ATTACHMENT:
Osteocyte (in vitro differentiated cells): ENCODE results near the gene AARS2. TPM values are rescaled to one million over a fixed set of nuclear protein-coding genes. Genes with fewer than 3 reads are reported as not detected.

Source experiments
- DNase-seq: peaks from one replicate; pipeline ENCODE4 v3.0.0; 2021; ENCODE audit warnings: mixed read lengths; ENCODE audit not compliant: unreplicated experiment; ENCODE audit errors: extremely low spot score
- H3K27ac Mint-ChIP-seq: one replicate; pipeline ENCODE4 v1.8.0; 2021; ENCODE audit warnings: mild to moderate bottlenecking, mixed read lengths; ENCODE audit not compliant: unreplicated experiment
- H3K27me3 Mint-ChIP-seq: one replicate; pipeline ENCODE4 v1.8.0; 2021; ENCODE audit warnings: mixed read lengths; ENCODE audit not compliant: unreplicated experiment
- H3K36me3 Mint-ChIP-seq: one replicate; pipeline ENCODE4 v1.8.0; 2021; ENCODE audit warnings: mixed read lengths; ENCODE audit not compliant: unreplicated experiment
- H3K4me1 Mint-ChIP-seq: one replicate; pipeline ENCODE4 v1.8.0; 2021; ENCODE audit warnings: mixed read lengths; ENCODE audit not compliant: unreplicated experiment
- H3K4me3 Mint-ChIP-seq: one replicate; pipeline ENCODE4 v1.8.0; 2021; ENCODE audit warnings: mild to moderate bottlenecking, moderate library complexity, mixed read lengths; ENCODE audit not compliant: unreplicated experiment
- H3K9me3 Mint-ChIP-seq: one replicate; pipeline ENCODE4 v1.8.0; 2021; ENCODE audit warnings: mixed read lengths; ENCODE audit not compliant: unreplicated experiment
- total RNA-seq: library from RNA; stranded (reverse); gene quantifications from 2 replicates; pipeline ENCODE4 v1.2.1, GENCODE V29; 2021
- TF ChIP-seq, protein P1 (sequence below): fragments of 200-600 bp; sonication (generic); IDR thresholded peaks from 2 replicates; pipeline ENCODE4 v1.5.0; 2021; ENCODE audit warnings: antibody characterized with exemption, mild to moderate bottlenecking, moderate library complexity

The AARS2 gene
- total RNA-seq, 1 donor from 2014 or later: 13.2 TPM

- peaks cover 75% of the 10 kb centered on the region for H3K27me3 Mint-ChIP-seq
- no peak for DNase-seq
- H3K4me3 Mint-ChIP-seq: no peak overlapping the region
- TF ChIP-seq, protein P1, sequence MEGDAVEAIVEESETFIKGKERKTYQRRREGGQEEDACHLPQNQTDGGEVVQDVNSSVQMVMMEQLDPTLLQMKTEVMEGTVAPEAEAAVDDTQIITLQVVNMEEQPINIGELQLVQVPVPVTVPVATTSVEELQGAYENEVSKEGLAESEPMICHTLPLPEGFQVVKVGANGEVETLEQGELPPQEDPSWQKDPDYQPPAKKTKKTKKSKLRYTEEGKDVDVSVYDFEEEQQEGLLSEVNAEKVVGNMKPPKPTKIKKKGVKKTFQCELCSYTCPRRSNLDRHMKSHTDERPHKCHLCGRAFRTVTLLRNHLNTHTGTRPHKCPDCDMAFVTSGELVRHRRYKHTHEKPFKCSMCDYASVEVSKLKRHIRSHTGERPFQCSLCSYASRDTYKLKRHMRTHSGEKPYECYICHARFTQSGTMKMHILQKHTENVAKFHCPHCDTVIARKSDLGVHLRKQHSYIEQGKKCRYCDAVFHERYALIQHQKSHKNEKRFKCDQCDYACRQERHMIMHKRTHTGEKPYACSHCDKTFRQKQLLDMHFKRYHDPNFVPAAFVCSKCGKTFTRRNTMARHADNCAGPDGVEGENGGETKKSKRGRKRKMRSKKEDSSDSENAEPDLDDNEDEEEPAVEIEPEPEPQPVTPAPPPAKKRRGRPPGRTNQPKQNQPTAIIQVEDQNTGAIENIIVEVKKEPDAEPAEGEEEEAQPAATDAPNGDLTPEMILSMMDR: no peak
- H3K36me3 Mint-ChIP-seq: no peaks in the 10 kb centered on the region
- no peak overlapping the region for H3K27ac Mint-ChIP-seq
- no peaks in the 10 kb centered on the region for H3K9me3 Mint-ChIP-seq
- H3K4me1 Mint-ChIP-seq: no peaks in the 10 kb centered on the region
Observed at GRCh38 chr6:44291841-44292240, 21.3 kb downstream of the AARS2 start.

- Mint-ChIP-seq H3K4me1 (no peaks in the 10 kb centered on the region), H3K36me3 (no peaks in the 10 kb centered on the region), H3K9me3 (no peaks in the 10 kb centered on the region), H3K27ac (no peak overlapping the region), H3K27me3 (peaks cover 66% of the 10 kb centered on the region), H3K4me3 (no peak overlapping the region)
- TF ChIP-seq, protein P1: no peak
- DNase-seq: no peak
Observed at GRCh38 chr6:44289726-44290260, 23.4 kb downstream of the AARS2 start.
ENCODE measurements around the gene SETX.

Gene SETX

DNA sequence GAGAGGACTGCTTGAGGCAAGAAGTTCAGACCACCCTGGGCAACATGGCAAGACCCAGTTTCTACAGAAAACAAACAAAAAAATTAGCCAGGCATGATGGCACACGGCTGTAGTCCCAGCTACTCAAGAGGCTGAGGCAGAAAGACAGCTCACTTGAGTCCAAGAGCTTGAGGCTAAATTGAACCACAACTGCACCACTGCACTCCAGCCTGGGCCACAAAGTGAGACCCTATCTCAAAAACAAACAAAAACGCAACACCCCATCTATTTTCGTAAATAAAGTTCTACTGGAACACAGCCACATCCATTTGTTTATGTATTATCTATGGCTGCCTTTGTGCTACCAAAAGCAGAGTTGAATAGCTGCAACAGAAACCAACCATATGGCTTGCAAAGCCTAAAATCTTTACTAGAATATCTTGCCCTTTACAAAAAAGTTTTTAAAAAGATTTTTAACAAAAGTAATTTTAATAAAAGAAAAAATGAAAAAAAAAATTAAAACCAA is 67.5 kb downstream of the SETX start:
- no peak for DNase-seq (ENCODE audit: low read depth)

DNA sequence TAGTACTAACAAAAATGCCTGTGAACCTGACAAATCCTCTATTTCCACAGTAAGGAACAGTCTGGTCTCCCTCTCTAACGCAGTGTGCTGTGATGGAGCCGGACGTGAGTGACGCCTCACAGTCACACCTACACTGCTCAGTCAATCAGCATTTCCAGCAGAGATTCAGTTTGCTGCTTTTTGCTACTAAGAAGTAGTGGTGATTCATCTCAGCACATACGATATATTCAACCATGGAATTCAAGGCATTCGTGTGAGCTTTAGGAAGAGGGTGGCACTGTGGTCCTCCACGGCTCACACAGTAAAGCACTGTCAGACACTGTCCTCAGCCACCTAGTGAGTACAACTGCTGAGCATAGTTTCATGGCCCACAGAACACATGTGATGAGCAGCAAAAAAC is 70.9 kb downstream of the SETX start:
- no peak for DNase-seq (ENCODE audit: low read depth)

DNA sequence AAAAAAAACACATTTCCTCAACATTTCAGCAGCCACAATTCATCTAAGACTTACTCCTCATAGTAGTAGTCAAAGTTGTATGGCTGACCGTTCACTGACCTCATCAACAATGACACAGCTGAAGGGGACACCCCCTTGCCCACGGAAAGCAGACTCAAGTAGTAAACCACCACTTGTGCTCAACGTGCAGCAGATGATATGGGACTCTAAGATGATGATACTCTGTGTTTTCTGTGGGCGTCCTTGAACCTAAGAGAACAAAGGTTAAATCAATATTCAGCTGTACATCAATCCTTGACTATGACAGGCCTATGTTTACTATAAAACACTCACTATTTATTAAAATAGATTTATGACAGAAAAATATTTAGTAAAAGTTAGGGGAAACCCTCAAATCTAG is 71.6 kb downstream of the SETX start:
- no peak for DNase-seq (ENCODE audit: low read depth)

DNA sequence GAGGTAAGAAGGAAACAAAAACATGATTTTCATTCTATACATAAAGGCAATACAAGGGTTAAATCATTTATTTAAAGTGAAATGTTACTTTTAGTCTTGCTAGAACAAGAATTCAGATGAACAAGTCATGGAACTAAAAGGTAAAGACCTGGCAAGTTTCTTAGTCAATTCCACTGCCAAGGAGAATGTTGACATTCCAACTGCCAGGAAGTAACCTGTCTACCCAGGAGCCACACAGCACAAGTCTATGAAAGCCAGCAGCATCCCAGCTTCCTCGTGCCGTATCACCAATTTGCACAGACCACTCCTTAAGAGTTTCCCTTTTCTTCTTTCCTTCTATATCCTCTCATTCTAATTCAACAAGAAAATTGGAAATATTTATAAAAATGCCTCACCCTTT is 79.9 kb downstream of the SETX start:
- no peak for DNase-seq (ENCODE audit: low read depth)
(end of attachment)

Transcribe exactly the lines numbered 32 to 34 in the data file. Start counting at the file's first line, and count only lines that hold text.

- no peak for DNase-seq (ENCODE audit: low read depth)

DNA sequence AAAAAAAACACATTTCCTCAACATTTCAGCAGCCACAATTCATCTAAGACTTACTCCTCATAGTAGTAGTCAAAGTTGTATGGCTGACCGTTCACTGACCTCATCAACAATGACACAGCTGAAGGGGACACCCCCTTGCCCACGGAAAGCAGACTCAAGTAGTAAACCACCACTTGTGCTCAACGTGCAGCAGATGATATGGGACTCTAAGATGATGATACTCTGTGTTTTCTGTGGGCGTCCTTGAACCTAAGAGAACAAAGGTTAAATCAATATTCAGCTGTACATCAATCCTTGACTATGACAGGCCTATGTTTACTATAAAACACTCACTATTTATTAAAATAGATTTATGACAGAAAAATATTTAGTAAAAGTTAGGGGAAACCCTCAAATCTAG is 71.6 kb downstream of the SETX start:
- no peak for DNase-seq (ENCODE audit: low read depth)